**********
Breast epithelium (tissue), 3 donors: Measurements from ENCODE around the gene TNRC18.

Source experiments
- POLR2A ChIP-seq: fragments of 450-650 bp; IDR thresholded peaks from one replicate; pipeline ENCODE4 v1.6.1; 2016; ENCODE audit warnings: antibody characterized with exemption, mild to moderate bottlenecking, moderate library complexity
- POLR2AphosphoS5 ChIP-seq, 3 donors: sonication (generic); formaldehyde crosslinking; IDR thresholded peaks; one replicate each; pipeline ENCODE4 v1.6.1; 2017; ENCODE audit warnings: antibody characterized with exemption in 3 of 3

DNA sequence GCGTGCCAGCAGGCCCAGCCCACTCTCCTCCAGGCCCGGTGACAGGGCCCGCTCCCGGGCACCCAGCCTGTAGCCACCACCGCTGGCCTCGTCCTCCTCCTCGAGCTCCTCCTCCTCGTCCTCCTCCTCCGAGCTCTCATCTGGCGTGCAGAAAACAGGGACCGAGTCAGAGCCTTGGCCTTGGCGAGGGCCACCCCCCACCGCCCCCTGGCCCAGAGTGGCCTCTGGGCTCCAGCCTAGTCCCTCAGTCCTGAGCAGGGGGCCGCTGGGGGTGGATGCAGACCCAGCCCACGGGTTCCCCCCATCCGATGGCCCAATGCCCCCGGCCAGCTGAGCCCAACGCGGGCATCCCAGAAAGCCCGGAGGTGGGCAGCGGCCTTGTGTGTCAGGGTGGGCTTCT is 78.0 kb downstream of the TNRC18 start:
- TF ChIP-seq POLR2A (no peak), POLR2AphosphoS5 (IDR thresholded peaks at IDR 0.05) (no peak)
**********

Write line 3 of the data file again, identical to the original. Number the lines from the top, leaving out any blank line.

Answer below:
- POLR2A ChIP-seq: fragments of 450-650 bp; IDR thresholded peaks from one replicate; pipeline ENCODE4 v1.6.1; 2016; ENCODE audit warnings: antibody characterized with exemption, mild to moderate bottlenecking, moderate library complexity